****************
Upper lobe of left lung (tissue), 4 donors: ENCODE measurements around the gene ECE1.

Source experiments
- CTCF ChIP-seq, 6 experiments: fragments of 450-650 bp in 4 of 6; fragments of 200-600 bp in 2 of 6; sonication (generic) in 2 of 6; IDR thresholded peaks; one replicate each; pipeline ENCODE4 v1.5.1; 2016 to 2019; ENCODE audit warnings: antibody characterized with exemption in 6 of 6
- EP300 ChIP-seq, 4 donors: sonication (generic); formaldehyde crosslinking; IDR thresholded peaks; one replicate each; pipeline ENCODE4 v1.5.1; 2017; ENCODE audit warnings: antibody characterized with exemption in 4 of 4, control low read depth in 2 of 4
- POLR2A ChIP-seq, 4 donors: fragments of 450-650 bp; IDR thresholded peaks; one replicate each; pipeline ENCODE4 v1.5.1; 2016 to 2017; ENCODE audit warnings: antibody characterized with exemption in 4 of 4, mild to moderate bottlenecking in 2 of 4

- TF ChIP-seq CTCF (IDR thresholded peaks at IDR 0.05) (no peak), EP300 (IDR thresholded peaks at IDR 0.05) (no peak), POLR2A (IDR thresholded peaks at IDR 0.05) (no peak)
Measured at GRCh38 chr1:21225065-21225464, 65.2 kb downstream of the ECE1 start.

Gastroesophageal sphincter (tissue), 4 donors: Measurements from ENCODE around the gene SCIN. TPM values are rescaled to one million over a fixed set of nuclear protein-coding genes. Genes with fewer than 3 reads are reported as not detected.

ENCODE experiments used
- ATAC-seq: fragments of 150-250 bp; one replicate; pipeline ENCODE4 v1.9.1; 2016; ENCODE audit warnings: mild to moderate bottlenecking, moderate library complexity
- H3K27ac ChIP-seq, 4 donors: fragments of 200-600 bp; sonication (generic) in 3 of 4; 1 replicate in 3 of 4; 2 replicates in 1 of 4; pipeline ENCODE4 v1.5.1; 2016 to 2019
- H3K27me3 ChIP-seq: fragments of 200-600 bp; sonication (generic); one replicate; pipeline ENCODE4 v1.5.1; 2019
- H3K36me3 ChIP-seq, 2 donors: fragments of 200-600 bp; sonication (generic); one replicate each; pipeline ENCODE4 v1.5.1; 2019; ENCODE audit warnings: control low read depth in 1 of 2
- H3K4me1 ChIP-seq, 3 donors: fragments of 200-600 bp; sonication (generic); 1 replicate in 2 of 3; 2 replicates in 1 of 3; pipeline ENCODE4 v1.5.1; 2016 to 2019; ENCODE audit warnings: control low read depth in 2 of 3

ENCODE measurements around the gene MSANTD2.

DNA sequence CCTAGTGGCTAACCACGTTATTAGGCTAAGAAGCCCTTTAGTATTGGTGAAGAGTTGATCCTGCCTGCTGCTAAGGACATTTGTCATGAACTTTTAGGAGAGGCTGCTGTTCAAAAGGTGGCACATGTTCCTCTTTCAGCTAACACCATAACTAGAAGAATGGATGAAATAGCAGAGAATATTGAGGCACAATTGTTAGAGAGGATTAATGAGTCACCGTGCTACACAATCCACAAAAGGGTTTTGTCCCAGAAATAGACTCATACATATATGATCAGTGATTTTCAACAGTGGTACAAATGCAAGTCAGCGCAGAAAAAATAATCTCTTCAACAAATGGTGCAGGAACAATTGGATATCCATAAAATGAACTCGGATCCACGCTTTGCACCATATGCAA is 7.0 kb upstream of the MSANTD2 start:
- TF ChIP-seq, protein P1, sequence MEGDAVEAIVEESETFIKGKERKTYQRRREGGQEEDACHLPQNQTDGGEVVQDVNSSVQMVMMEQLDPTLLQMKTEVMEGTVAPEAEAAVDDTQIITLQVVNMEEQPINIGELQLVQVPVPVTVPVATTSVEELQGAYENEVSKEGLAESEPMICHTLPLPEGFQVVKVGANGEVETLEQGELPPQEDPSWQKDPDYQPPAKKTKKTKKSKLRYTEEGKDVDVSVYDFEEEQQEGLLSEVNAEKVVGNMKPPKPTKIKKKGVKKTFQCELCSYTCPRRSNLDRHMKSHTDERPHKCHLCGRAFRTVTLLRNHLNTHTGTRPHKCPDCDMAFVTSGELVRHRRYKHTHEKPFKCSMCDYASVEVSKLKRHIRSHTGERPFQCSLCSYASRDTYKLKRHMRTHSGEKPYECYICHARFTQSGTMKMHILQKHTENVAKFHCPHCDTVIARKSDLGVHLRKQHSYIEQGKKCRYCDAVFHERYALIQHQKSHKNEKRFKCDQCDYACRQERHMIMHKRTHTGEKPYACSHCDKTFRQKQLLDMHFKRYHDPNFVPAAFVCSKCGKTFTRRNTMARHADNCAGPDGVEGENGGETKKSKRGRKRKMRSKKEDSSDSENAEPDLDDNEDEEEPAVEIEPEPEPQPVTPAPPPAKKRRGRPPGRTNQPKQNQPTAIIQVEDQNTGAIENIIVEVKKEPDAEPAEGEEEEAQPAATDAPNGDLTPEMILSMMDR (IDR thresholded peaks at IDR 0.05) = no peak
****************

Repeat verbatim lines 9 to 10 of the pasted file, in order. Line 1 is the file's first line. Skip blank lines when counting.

ENCODE experiments used
- ATAC-seq: fragments of 150-250 bp; one replicate; pipeline ENCODE4 v1.9.1; 2016; ENCODE audit warnings: mild to moderate bottlenecking, moderate library complexity